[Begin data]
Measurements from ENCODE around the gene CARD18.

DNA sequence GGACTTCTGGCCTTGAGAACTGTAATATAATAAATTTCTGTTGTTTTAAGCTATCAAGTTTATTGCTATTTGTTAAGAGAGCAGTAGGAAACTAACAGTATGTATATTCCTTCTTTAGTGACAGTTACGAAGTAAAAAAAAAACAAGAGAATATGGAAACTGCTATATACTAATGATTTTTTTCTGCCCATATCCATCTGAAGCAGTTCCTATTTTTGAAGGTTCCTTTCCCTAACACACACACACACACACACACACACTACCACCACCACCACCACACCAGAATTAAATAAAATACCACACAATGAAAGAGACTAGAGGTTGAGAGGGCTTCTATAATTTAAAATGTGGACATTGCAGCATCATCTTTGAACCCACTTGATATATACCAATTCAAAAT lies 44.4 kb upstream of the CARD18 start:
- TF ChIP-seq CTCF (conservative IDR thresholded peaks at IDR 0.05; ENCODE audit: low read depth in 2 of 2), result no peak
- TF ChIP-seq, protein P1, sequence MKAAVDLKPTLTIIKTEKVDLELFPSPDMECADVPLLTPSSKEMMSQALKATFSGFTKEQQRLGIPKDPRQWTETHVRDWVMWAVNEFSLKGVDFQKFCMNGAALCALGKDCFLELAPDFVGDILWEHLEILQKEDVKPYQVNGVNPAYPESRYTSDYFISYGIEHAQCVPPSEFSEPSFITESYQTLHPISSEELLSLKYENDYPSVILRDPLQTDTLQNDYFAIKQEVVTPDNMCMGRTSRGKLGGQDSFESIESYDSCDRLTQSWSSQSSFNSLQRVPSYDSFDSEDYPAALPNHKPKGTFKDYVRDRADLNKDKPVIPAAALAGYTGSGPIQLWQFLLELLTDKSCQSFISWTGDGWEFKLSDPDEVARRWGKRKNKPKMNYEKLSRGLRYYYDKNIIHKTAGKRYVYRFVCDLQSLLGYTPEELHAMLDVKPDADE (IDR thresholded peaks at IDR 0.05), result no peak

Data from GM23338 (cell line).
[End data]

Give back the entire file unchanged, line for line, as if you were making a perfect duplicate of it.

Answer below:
Measurements from ENCODE around the gene CARD18.

DNA sequence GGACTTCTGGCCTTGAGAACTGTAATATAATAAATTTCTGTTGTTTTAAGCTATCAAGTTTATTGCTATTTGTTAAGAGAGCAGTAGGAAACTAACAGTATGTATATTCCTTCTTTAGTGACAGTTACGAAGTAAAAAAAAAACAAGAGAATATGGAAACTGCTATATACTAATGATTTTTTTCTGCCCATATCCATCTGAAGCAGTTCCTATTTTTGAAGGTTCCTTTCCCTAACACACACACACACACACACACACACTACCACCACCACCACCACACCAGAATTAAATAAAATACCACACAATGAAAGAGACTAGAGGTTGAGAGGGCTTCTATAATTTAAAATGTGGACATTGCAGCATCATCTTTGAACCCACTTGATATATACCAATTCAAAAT lies 44.4 kb upstream of the CARD18 start:
- TF ChIP-seq CTCF (conservative IDR thresholded peaks at IDR 0.05; ENCODE audit: low read depth in 2 of 2), result no peak
- TF ChIP-seq, protein P1, sequence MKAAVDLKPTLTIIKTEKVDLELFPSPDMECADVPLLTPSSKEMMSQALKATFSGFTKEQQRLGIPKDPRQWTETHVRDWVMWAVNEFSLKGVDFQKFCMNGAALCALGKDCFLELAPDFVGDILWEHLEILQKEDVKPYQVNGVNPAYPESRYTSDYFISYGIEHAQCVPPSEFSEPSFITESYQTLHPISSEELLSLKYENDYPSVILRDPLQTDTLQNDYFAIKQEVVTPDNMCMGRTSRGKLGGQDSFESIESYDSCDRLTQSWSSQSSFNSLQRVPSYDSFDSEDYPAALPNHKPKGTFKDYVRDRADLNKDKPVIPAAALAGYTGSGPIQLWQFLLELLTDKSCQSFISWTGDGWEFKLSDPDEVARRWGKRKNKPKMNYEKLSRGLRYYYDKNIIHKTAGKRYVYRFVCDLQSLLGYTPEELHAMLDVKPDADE (IDR thresholded peaks at IDR 0.05), result no peak

Data from GM23338 (cell line).